May 19, 2014 Healthcare and Benefits en_US The Business Benefits of Providing Snacks as an Employee Perk
Healthcare and Benefits

The Business Benefits of Providing Snacks as an Employee Perk

By Lee Polevoi May 19, 2014

Providing employees with nutritious snacks should never be viewed as an unnecessary business expense. That’s because unhealthy snacking can lead to health-related issues that cost companies even more time and money.

“When people snack at their desks, they tend to eat fast and furiously,” explains Elaine Magee, who’s nationally known as the Recipe Doctor. “And if you eat fast, you’re more likely to eat more than you need.”

Why not encourage better habits to protect your bottom line? By offering healthy snacks as an employee perk, you can help your small business benefit from:

  • Increased motivation and productivity
  • Less absenteeism and days off due to illness
  • Reduced medical expenses
  • Greater teamwork and camaraderie, because snack time draws people away from their desks to a communal area
  • Better brand awareness of your business as an “employer of choice”

Also, during cold and flu seasons, nutritious and immunity-boosting snacks like walnuts, almonds, plain yogurt with berries, green tea, and oranges can help reduce co-worker susceptibility to contagious illnesses.

Popular Snack Items

Bananas make the top of many diet experts’ favored snack lists. “We all know it’s good to have a wide variety of fruit, but a lot of people don’t find it filling enough,” registered nutritionist Katharine Jenner tells The Guardian. “That’s why bananas are a good snack — they are satisfying and nutritious [and] a healthy but sweet-tasting alternative to sugary snacks.”

Roasted or unsalted nuts are another great choice, in moderation, Jenner adds. They’re rich in protein and help satisfy a person’s appetite between meals.

Try stocking up on these tasty treats:

  • Other fresh fruits (grapes, apples, pineapple chunks)
  • Raw vegetables with nonfat or low-fat dip or hummus spread
  • Individual portions of peanut butter to spread on whole wheat bagels, unsalted crackers, fruit, or pretzels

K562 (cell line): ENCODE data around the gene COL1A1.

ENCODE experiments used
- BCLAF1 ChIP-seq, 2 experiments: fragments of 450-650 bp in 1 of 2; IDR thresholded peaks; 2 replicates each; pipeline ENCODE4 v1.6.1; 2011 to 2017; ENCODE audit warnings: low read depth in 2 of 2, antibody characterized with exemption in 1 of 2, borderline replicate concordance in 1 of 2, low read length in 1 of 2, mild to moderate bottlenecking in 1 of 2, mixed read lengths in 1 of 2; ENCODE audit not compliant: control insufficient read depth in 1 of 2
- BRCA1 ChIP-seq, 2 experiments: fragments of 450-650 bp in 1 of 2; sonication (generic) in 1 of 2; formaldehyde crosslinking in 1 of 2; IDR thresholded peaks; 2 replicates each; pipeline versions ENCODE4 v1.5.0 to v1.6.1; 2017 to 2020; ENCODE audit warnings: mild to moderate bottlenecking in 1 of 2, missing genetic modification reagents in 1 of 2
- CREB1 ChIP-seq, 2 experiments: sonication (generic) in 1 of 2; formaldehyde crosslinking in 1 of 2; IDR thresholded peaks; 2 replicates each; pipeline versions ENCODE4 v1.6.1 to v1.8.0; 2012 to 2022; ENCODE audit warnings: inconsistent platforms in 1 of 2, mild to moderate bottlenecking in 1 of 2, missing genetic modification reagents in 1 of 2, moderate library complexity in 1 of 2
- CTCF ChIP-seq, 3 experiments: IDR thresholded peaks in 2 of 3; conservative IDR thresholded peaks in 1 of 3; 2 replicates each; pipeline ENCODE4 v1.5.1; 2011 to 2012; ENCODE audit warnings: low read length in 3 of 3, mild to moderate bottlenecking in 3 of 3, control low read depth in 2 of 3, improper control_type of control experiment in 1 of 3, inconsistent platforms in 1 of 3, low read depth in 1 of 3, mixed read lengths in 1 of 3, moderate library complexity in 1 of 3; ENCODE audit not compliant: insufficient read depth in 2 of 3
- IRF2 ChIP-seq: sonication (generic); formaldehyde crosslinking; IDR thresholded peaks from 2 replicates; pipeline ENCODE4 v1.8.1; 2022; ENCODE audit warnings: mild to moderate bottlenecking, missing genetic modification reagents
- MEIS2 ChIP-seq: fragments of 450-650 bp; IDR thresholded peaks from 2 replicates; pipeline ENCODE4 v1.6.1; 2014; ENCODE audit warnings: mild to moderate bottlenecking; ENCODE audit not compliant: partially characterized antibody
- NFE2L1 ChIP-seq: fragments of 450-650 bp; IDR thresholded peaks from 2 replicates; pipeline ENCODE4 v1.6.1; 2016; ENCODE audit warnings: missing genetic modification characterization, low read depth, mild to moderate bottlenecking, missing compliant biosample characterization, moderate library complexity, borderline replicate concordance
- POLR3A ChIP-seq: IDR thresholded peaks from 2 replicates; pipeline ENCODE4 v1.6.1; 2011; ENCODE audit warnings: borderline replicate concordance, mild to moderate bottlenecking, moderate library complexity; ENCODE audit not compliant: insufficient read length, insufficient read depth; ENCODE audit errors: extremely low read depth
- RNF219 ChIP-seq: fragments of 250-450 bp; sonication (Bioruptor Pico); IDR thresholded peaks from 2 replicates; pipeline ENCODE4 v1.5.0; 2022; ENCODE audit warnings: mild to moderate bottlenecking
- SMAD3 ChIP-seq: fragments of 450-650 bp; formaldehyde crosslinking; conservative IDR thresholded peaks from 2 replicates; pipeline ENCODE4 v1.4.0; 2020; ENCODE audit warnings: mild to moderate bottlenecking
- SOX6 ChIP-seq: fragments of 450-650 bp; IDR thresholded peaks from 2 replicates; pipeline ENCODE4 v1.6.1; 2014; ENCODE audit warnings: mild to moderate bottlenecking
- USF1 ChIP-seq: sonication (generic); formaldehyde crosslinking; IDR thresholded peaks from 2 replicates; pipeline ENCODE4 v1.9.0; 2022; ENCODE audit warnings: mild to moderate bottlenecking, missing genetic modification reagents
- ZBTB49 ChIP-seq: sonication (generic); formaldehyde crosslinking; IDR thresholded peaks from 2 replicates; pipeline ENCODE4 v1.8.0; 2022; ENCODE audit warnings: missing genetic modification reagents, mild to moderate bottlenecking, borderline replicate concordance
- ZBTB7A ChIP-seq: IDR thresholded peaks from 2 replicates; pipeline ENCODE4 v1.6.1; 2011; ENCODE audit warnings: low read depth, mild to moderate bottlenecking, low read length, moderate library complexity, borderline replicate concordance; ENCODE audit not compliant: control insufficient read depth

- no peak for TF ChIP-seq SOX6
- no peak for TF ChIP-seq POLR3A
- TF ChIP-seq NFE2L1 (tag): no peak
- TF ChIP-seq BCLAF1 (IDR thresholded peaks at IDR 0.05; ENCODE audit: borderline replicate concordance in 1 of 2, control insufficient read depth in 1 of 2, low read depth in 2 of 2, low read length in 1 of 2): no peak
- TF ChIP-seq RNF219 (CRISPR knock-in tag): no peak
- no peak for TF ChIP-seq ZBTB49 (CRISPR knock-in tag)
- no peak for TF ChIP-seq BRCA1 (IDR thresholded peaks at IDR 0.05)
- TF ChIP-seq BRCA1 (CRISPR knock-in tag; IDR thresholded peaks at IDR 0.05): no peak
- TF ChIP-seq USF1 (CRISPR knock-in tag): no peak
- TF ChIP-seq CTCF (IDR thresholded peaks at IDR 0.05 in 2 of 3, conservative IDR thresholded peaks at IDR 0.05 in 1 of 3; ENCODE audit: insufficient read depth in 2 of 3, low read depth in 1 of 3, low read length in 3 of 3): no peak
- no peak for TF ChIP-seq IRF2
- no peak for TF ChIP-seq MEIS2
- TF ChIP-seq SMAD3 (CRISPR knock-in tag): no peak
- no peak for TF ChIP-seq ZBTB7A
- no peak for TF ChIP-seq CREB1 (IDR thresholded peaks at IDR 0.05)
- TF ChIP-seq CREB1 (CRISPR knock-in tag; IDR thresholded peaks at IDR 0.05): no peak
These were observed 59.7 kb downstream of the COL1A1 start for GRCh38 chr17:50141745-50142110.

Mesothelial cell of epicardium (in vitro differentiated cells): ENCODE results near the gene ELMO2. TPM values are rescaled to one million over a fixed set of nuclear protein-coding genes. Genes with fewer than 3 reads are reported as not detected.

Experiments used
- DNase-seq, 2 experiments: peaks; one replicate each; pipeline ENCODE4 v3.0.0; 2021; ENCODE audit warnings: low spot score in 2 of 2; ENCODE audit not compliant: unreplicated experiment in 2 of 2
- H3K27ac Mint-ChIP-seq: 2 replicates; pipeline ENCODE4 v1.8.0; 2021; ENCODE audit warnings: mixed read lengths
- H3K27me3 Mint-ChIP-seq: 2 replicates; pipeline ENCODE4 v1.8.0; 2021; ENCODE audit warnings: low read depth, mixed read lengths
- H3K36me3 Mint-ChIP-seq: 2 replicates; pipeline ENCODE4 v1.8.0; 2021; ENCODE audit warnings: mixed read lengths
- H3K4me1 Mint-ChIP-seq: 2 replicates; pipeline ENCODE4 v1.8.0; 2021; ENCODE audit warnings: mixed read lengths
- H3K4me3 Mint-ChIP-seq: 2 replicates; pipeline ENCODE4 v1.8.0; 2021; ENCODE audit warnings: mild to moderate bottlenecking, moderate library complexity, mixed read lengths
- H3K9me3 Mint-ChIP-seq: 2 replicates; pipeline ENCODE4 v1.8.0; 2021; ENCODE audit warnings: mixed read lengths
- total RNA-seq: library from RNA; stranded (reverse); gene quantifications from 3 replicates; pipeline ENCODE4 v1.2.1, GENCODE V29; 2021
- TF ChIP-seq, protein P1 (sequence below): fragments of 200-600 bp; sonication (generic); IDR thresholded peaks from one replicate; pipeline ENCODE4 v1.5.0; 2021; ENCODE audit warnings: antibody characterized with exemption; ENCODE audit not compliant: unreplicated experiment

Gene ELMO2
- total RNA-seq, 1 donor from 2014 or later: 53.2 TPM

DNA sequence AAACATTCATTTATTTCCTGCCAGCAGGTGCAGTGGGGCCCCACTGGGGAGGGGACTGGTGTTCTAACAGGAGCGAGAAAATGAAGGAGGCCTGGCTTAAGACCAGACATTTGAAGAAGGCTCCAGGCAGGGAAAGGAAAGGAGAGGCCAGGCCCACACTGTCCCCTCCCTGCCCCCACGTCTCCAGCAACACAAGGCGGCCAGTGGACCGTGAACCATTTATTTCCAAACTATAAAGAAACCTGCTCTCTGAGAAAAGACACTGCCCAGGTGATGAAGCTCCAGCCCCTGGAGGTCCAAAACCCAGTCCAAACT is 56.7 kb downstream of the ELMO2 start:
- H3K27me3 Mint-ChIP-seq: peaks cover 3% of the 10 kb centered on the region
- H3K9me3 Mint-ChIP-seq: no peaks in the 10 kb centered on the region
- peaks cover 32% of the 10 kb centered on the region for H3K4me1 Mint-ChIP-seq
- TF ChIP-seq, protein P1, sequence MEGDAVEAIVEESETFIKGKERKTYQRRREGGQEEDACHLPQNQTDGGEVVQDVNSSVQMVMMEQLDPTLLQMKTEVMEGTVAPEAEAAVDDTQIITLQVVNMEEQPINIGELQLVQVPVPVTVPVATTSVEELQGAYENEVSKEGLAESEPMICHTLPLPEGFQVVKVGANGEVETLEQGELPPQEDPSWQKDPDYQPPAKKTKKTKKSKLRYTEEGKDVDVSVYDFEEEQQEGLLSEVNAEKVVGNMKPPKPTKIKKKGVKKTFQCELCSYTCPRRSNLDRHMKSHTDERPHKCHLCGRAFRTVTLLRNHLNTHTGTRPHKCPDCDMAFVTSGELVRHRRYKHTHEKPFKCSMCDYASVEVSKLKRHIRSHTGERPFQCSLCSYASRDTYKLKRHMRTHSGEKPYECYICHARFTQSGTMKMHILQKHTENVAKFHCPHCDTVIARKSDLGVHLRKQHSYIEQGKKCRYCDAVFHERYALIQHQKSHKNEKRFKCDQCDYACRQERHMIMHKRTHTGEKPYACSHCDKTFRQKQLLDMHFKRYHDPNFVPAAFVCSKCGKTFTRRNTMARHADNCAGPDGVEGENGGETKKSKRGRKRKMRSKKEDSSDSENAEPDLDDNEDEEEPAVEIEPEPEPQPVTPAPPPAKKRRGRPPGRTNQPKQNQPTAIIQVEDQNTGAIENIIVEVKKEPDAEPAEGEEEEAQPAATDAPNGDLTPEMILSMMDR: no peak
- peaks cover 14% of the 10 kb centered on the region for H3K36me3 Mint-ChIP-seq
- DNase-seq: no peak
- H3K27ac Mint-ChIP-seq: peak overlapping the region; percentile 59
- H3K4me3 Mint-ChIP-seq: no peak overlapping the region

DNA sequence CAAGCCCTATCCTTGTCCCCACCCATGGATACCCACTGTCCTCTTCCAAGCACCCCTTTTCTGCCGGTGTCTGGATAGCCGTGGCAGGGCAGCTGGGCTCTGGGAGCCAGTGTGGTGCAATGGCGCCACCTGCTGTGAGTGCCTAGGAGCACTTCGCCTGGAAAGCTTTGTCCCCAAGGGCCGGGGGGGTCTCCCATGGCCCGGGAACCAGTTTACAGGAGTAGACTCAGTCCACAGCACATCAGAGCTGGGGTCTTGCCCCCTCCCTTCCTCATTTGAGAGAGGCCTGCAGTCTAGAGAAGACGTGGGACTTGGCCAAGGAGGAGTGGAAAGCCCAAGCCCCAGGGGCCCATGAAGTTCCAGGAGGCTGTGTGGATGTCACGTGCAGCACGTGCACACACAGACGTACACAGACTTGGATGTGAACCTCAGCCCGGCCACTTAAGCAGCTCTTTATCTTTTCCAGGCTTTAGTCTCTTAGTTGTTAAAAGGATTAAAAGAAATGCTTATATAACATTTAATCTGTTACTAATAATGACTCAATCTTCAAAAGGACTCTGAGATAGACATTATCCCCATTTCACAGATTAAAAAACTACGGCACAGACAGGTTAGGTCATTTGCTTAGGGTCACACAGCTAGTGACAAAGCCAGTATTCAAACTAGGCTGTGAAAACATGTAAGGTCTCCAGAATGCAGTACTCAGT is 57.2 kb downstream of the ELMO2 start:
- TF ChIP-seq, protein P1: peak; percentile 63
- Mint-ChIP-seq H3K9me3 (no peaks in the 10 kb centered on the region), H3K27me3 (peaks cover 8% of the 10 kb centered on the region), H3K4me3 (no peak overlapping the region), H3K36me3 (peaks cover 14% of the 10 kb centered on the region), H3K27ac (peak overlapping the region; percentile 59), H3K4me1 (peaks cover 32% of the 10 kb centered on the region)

• String cheese
  • Low-fat granola bars
  • Light popcorn
  • Small helpings of dried fruit or trail mix
  • Nonfat or 1 percent milk
  • Decaf coffee and tea

For additional guidance, check out the free workplace nutrition tools and resources compiled by the Centers for Disease Control and Prevention.

A Few Best Practices

When offering healthy snacks in the workplace, consider these three complementary best practices:

1. Supply drinking water. Your employees need to stay hydrated throughout the work day, and sodas won’t get the job done. “Giving employees easy access to water is the key to keeping them hydrated,” says registered dietitian Lynice Anderson. “If water is plentiful and accessible, they will be more likely to utilize the resources and stay hydrated.”

2. Ask employees about allergies or food sensitivities. Conduct an informal survey to find out what foods your staff dislikes or avoids. This is also a prime opportunity to find out what types of snacks they prefer, which can help guide your purchasing decisions.

3. Get employees thinking more about healthy eating. “Brown-bag luncheons or break-time seminars are prime opportunities for helping employees learn more about healthy habits,” says Lauren Lastowka, manager of consumer health information at American Specialty Health. “Recruit speakers to lead sessions on cooking healthy meals, staying healthy while traveling, or quick stress-management skills.”

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Lee Polevoi is a business writer specializing in the challenges and opportunities facing small business. Read more